These numbers are staggering: During the span of about two generations, Americans who rent their homes have become twice as likely to be “house poor.” In 1960, 24% of renters were “cost burdened;” today, that figure is 50.6 percent, according to ApartmentList.com. This, at a time when America has increasingly become a nation of renters.
About 44 million households — 37 percent of the country — now live as renters.
In some metropolitan areas, there is a flicker of hope: affordability among renters has improved by a few percentage points in places like Columbus and Kansas City, and even in some pricey cities with strong employment like Seattle and San Francisco. And overall. the number of renters defined as “cost burdened” nationally dipped 1.2 percent from 2014-2015, and it’s down 2.8% from its high in 2011.
Still, the rate is stunning compared to historical levels.
“Despite the improvements, affordability continues to be a challenge for millions of renters. Even in relatively affordable metros, cost-burden rates are significantly higher than the nationwide average from fifteen years ago,” the firm said in a statement.
The term “cost-burdened” indicates a household spends more than 30 percent of its income on rent; “severely cost burdened” means rents eat up 50% or more of income. The good news in the latest data from ApartmentLists.com is that the severely cost burdened group is falling the fastest. But that means the moderately cost burdened group has remained essentially steady since the 2011 high.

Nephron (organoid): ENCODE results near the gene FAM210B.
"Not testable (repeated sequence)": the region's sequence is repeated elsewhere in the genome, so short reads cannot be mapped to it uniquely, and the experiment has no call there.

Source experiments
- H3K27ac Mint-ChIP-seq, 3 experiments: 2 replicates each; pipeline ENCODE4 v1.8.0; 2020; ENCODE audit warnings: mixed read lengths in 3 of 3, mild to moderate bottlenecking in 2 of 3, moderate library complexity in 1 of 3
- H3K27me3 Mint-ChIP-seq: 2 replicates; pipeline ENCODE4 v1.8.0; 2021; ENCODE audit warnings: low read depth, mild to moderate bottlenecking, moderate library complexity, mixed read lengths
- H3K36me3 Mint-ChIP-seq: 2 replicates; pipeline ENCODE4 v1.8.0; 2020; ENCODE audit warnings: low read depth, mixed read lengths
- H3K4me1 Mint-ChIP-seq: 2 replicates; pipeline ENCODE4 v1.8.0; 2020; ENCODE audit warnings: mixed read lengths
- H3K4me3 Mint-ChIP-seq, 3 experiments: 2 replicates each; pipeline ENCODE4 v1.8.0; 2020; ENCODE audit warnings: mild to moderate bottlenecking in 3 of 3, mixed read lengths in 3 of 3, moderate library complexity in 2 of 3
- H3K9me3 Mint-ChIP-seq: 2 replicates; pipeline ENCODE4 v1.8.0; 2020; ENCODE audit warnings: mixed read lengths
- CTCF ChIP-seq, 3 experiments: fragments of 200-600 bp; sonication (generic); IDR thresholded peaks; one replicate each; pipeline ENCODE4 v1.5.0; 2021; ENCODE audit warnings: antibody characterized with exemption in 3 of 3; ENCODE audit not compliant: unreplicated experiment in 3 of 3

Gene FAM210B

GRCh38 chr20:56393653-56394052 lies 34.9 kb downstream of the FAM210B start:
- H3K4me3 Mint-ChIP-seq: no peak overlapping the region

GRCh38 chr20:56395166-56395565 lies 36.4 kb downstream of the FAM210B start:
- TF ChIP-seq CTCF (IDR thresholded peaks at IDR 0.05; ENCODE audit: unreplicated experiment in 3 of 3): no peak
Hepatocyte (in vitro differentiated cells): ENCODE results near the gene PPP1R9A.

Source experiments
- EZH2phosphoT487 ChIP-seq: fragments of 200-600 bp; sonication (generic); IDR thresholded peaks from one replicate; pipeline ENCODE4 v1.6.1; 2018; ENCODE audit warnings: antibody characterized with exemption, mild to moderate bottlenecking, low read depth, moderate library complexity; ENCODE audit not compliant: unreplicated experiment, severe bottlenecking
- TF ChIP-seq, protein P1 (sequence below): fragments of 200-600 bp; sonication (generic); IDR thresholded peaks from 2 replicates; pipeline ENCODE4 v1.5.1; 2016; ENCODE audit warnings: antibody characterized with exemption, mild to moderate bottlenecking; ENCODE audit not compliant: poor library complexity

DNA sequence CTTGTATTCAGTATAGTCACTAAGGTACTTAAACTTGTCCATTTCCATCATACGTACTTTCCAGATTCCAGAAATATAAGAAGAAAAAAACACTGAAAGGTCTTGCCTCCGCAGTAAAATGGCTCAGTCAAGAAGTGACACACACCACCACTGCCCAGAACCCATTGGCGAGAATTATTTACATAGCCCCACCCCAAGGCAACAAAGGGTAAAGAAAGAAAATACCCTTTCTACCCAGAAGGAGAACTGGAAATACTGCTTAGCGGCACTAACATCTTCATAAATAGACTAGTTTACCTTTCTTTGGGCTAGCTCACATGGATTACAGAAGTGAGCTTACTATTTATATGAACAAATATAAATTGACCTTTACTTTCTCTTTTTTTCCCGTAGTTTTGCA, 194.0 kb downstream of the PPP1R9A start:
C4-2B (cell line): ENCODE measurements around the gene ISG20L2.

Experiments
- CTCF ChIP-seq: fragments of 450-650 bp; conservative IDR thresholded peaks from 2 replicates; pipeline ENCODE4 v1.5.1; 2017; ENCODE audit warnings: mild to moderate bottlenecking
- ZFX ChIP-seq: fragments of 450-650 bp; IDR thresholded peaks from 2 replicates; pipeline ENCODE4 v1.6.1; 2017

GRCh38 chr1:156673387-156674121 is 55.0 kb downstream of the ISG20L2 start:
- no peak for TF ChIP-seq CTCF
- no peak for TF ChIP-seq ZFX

And, despite the improvement, about one-quarter of all renters in America fit this worst-off category of spending half their income on rent. Compare that to 1960, when one quarter paid only 30% or more towards rent.
The high cost of rentals impacts homeowners, too. Because it’s challenging for cost-burdened tenants to save money, they have a harder time putting money away for down payments. As I’ve written before, starter homes have disappeared from many Americans at an alarming rate. These two factors impact the supply of would-be first-time home buyers, which makes it harder for families to sell.
If things are looking up some, that’s because renter income has ticked up faster than rental costs since 2011. Also, in places like Seattle and San Francisco, rents had climbed so fast they were bound for a pullback.
The cost-burdened rent story isn’t necessarily tied to geography. The rates of “house poor” renters are above 50 percent in Chicago and Detroit; while Columbus has dipped to 45% and Kansas City, 42%. Things are actually getting worse in Las Vegas, which shot up to 52% this year, and Albuquerque (53%), while in Phoenix and Salt Lake City, rents are more affordable.
Florida has some of the least affordable cities. Miami’s share of cost-burdened residents is a whopping 64%; Orlando is 56%, and Tampa is 53%. Californians struggle with this problem, too. Los Angeles sits at 59% while San Diego is 57%.
“If the situation does not improve in Florida and Southern California, renters may continue to migrate to cities on the interior in the coming years.
If you are looking for a less-expensive place to rent, look at areas with lighter tan colors on this map. North Dakota might not sound appetizing to you right now, but it would be appetizing to your budget.
You can click on the map to visit ApartmentList.com’s analysis; scroll down for an interactive map where you can learn more about each region.
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